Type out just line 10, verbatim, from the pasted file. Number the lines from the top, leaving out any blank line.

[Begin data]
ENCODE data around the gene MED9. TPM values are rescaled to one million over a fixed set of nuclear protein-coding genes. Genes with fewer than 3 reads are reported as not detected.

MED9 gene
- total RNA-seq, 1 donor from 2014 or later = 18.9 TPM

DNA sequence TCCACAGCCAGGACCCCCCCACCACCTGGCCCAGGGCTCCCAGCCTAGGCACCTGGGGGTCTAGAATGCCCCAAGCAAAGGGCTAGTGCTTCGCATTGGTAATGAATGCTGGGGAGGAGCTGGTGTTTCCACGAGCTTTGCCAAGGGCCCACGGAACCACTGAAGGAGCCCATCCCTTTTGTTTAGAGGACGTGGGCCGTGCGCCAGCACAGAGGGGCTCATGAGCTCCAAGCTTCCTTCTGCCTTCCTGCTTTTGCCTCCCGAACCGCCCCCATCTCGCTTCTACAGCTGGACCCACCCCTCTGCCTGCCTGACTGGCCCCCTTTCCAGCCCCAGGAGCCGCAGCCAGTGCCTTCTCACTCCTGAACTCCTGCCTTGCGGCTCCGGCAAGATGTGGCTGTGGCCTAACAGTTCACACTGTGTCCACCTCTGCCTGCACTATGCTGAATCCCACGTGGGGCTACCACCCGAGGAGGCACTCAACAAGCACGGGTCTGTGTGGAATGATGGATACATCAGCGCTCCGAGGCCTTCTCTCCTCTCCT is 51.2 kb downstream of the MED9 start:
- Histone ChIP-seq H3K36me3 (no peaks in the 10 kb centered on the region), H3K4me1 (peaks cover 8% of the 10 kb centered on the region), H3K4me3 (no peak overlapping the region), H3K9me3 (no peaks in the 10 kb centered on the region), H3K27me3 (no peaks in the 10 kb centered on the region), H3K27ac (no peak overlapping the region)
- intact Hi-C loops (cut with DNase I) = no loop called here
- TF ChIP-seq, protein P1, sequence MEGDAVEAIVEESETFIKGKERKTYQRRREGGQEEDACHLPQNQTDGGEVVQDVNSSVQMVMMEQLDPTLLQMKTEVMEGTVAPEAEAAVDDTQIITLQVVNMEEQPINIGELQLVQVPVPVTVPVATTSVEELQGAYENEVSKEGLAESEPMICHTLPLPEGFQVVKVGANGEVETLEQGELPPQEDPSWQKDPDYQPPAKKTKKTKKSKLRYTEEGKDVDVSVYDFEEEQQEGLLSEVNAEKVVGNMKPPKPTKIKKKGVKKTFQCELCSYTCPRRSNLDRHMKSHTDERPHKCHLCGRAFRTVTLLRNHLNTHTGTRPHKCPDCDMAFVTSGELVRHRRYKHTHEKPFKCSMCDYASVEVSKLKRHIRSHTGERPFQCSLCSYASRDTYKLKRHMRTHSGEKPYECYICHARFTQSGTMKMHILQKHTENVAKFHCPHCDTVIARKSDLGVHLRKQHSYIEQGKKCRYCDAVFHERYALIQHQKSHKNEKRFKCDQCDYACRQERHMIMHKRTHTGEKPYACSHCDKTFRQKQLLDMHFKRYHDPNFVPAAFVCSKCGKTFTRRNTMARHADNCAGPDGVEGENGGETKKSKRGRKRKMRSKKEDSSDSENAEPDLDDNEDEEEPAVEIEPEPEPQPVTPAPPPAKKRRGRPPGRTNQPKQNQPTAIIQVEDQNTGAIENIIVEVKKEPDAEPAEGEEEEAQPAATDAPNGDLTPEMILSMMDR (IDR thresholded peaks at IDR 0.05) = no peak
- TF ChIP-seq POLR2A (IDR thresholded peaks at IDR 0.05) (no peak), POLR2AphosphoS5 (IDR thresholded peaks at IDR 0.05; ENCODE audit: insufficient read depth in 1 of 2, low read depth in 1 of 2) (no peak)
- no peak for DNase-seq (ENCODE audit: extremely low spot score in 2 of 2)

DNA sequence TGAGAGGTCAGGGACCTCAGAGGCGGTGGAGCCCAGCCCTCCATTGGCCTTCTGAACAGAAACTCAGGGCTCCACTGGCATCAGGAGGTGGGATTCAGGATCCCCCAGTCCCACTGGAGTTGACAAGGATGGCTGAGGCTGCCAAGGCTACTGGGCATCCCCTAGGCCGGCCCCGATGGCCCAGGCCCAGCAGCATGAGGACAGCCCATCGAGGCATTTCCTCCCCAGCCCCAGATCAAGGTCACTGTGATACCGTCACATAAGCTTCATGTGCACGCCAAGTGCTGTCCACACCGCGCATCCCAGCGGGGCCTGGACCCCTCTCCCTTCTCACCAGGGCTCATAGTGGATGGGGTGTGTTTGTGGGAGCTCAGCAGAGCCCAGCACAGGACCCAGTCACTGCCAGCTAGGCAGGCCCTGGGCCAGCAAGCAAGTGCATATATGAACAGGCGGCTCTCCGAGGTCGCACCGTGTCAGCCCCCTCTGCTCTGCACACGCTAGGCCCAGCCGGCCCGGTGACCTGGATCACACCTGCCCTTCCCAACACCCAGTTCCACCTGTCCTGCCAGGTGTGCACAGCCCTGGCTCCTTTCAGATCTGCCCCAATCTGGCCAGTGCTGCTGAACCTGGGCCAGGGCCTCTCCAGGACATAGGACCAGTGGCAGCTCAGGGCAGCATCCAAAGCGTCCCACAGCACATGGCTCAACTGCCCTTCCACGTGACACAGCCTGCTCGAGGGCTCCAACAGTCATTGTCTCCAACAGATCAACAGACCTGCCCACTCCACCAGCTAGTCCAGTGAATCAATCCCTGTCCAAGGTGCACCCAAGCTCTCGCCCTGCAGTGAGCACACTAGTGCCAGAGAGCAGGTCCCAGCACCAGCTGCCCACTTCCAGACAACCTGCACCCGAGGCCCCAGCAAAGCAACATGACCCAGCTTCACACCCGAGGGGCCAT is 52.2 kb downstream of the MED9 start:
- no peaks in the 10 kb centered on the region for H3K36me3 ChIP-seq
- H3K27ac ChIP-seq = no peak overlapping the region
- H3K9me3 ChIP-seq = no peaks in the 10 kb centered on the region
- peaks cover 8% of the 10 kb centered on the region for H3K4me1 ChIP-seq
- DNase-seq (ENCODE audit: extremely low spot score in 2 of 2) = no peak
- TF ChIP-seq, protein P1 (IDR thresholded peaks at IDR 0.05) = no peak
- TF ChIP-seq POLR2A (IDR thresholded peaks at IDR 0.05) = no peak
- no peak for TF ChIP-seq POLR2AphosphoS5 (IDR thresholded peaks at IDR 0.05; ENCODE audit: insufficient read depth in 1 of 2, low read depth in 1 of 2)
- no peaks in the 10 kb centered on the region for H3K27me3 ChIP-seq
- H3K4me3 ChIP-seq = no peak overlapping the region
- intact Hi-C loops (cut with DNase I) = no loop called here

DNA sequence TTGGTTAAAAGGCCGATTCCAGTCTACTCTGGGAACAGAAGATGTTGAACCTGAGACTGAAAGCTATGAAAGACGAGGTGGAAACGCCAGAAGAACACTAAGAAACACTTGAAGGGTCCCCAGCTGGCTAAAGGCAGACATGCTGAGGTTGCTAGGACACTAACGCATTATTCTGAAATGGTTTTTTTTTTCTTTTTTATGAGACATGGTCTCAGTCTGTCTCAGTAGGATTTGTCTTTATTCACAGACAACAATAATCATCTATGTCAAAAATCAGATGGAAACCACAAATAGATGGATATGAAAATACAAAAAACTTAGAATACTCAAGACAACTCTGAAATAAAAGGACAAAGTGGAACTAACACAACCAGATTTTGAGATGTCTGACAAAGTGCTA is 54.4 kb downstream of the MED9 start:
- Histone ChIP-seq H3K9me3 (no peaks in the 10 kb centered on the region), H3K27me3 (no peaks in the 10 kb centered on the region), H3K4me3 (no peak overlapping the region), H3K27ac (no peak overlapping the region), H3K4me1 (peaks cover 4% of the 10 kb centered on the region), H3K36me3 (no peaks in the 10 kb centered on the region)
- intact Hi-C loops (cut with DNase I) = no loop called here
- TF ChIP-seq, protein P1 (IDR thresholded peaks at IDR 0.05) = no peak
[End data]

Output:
DNA sequence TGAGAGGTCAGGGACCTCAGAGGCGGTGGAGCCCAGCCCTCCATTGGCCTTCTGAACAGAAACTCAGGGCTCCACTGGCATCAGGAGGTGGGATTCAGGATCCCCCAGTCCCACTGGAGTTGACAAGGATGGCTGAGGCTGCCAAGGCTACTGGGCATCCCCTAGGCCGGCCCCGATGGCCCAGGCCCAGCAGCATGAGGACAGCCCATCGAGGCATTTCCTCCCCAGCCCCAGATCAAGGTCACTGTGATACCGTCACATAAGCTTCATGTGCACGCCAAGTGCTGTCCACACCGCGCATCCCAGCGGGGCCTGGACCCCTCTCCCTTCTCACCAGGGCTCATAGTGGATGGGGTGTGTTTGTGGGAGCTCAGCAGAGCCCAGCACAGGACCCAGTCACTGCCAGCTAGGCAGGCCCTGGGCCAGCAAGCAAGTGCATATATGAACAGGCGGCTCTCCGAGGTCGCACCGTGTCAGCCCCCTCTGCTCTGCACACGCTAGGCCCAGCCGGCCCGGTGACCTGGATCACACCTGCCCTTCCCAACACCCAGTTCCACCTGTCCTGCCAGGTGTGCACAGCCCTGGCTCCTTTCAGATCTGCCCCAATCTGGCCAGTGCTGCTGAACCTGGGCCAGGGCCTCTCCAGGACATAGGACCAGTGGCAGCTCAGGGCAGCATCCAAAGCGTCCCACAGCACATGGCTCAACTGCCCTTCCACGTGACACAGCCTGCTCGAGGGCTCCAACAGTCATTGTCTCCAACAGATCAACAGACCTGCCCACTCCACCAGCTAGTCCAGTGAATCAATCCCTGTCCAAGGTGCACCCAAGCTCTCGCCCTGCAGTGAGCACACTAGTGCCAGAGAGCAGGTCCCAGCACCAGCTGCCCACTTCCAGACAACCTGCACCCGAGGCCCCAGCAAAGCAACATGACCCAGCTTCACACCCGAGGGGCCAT is 52.2 kb downstream of the MED9 start: